St Margaret's Church, Bethersden  Church

Image Source: John Salmon

 

A tall and rather plain church with a typical Kentish tower with the staircase on the southeast corner. The churchyard shows examples of so-called `Oven Vaults`. The feature I find most unusual is the east window which seems far too small for the bulk of the east wall - this is even more noticeable inside. It is apparently nineteenth century. On the south wall interior are the two doors that formerly lead to the Rood Loft which obviously ran across the width of the (narrow) aisle too. Outside the wall was thickened to take the staircase (see also Challock). Around the font are some lovely tiles, re-set from their original locations. The church has two chapels. That to the north is the Frid Chapel - owned by the house of the same name whilst the south chapel is the Lovelace chapel built as a chantry chapel in 1460. Its east window has a fine 1960s window of Our Lady and Child with local farming scenes. It is signed by Wippell`s of London. In the south aisle is the MacMichael window showing Christ surrounded by hop bines. The east window is by C E Kempe and Co and dates from 1914. It shows the Crucifixion with St Augustine and St Margaret. Very different in concept is the Millennium window by the John Corley Studios - a wavy green tree beneath medieval fragments. This is obviously a much-loved church and has many features of note.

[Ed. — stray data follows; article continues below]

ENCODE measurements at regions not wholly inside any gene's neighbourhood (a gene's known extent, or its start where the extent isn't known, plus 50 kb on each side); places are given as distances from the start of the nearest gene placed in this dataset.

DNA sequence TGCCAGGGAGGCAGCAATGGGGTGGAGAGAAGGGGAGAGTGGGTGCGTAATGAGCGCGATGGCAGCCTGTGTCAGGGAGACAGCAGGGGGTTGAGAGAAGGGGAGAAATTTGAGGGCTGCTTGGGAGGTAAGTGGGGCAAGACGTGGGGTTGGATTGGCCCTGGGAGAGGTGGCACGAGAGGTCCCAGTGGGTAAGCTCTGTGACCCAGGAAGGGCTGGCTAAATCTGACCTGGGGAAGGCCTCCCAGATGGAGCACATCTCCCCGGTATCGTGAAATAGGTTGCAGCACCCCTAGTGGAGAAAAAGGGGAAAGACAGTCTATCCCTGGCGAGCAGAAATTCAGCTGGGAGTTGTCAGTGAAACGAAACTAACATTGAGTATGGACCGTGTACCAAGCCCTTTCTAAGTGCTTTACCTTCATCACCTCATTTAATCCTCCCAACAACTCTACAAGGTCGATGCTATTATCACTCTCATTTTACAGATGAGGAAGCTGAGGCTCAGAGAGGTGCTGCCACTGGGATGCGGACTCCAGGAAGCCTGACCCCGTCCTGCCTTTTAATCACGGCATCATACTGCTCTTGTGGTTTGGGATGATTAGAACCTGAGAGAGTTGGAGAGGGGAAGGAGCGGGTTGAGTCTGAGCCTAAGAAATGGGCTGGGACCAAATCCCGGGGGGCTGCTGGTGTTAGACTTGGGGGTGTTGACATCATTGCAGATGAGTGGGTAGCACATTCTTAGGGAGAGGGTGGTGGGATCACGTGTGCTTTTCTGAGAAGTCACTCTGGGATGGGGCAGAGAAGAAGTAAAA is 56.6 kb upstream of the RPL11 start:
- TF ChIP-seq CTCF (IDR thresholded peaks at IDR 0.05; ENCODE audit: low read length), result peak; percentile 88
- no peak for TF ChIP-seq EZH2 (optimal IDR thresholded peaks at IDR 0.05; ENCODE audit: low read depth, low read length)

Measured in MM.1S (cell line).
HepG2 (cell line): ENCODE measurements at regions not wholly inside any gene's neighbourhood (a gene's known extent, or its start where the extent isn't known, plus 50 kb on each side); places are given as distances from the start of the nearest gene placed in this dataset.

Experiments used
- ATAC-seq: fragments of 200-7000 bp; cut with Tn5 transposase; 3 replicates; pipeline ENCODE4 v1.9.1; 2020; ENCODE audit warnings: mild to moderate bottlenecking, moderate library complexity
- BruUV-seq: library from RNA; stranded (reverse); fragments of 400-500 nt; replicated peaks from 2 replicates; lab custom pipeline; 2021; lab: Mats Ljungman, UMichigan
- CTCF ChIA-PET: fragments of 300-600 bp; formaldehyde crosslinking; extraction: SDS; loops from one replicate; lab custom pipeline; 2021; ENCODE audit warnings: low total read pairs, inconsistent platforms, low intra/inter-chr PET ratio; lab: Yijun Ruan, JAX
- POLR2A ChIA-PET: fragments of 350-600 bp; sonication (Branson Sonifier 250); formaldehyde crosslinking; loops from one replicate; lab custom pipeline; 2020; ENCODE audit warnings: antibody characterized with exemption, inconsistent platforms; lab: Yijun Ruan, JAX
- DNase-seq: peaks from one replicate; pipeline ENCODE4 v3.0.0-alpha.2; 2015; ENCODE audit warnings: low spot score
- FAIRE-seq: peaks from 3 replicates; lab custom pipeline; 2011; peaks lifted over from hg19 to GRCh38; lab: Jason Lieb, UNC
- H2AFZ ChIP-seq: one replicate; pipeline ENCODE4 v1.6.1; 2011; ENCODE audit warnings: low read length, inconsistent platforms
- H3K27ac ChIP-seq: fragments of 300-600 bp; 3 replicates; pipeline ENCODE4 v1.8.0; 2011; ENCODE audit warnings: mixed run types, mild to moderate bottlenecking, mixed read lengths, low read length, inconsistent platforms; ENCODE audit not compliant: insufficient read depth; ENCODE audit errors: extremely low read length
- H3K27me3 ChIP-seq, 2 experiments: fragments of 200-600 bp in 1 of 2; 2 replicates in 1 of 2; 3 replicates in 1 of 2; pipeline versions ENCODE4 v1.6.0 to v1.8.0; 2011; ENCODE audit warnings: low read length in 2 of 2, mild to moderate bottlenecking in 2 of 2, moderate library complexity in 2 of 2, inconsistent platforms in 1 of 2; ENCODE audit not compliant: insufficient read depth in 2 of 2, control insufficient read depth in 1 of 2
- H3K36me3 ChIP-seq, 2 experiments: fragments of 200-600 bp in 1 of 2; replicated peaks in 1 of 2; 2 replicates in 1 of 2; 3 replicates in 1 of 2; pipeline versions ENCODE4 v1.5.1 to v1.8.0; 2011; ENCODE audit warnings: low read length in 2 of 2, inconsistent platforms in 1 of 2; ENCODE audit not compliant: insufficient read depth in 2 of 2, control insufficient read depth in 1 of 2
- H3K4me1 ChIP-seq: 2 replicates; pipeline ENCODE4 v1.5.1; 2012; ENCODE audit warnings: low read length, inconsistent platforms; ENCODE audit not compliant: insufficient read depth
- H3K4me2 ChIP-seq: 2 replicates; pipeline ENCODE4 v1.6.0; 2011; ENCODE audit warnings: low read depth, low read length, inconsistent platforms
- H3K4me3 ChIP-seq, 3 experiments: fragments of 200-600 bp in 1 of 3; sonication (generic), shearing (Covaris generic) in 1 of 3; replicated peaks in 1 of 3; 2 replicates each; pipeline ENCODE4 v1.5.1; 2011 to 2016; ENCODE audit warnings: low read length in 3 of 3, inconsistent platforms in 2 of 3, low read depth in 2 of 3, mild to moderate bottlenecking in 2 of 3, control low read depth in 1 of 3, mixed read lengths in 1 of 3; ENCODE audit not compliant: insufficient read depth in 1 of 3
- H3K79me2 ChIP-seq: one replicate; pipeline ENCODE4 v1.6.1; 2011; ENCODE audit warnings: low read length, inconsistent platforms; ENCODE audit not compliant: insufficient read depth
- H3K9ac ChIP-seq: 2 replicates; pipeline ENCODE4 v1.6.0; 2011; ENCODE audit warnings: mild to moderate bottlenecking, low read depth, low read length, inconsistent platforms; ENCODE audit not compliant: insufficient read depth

Church Data

 

1851 Census Details

 

Seating Capacity: 465

Morning Attendance: 210

Afternoon Attendance: 377

Evening Attendance: No service

 

Architecture Details

 

Original Build Date/Architect: Medieval

Restoration: 1873

Second Restoration: -

 

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